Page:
Her rosy blondness had survived some forty years of futile activity without showing much trace of ill-usage except in a diminished play of feature.
These were young girls, like herself; some perhaps pretty, some not without a trace of her finer sensibilities.
"It is only because I am tired and have such odious things to think about," she kept repeating; and it seemed an added injustice that petty cares should leave a trace on the beauty which was her only defence against them.
It was a keen satisfaction to feel that, for a few months at least, she would be independent of her friends’ bounty, that she could show herself abroad without wondering whether some penetrating eye would detect in her dress the traces of Judy Trenor’s refurbished splendour.
It was a relief to her that Gerty was obliged to hasten away: the two kissed silently, but without a trace of the previous night’s emotion.
Oh, if he really understood—if he would help her to gather up her broken life, and put it together in some new semblance in which no trace of the past should remain!
Moreover she had not seen Trenor since the day of the Van Osburgh wedding, and in his continued absence the trace of Rosedale’s words was soon effaced by other impressions.
This decision at last brought him to his feet, and carried him back to the gambling rooms, within whose doors he had seen her disappearing; but a prolonged exploration of the crowd failed to put him on her traces.
There was not the least trace of embarrassment in his voice, and as he spoke, leaning slightly against the jamb of the window, and letting his eyes rest on her in the frank enjoyment of her grace, she felt with a faint chill of regret that he had gone back without an effort to the footing on which they had stood before their last talk together.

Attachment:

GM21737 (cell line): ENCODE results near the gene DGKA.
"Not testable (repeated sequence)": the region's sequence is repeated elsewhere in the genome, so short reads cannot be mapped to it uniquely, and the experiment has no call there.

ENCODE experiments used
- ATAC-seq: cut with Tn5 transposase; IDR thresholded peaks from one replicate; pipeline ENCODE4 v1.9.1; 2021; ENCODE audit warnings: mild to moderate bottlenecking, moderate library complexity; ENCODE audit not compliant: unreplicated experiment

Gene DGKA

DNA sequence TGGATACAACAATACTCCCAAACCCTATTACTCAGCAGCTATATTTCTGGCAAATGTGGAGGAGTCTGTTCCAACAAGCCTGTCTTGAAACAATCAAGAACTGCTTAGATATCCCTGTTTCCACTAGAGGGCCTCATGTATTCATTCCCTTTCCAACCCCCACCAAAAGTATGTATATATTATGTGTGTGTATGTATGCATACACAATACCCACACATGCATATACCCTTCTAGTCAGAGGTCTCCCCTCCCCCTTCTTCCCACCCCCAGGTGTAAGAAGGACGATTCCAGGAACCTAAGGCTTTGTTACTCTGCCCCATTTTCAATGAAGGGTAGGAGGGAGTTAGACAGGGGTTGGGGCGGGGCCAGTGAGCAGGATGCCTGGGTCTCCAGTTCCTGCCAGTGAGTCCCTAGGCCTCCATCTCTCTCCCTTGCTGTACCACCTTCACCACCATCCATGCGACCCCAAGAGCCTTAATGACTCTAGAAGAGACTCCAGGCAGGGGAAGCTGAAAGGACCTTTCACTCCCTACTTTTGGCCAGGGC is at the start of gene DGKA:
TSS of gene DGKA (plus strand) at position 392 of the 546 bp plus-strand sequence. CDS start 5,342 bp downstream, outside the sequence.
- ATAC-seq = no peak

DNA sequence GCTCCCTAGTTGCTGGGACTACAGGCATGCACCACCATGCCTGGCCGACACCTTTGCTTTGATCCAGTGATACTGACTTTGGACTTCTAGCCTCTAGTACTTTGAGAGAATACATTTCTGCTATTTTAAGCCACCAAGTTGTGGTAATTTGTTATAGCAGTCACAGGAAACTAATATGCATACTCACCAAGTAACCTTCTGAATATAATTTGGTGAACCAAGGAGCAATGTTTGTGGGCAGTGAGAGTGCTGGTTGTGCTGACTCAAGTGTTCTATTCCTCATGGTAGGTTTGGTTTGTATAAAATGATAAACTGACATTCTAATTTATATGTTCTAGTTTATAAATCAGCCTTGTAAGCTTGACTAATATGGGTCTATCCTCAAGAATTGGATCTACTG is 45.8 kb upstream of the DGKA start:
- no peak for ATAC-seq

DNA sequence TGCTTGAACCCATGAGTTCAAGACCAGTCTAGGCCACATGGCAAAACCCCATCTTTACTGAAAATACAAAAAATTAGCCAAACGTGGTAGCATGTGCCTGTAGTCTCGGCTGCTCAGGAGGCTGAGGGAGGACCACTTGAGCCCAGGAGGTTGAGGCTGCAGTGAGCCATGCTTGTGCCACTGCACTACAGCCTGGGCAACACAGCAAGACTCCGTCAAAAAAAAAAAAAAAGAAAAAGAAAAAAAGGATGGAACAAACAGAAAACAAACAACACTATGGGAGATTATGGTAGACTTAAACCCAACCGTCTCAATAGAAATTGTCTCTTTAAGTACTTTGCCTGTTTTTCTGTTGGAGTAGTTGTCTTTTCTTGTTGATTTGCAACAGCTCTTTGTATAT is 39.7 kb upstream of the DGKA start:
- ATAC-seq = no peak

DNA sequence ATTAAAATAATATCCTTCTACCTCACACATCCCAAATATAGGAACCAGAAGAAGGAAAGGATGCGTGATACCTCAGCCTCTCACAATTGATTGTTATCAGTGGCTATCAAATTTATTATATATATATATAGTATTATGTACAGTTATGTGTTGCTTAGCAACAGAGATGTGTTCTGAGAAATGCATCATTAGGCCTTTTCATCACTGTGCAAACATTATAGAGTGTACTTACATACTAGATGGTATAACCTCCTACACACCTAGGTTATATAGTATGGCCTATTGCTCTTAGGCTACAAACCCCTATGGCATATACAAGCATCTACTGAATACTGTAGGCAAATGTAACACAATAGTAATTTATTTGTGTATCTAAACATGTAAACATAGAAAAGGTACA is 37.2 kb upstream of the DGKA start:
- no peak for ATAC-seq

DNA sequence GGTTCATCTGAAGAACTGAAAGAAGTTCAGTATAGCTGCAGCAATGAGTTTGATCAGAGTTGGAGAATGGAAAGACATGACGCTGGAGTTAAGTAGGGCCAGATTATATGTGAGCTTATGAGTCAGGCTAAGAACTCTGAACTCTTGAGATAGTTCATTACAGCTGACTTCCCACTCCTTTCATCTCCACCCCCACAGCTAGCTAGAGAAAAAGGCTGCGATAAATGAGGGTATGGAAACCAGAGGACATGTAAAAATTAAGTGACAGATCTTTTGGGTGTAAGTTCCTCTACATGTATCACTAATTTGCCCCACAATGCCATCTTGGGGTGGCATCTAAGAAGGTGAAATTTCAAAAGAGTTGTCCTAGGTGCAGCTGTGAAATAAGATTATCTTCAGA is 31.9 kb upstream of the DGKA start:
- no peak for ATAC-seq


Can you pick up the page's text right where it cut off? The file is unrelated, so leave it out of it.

These were the only traces of luxury, of that clinging to the minute observance of personal seemliness, which showed what her other renunciations must have cost.
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As she exhausted the amusement of spending the money these complications became more pressing, and Lily, whose mind could be severely logical in tracing the causes of her ill-luck to others, justified herself by the thought that she owed all her troubles to the enmity of Bertha Dorset.
They had parted with scorn on her side and anger upon his; but all trace of these emotions seemed to vanish as their hands met, and she was only aware of a confused wish that she might continue to hold fast to him.
Selden’s entrance had caused Lily an inward start of embarrassment; but his air of constraint had the effect of restoring her self-possession, and she took at once the tone of surprise and pleasure, wondering frankly that he should have traced her to so unlikely a place, and asking what had inspired him to make the search.
The sacrifice she had made had seemed unavailing enough; no trace remained in Lily of the subduing influences of that hour; but Gerty’s tenderness, disciplined by long years of contact with obscure and inarticulate suffering, could wait on its object with a silent forbearance which took no account of time.